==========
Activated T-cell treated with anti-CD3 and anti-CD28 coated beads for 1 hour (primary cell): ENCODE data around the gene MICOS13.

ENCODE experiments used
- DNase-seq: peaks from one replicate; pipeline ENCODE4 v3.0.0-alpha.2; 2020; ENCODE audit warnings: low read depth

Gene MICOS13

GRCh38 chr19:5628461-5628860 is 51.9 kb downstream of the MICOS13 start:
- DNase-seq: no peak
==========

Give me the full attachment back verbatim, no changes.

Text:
Activated T-cell treated with anti-CD3 and anti-CD28 coated beads for 1 hour (primary cell): ENCODE data around the gene MICOS13.

ENCODE experiments used
- DNase-seq: peaks from one replicate; pipeline ENCODE4 v3.0.0-alpha.2; 2020; ENCODE audit warnings: low read depth

Gene MICOS13

GRCh38 chr19:5628461-5628860 is 51.9 kb downstream of the MICOS13 start:
- DNase-seq: no peak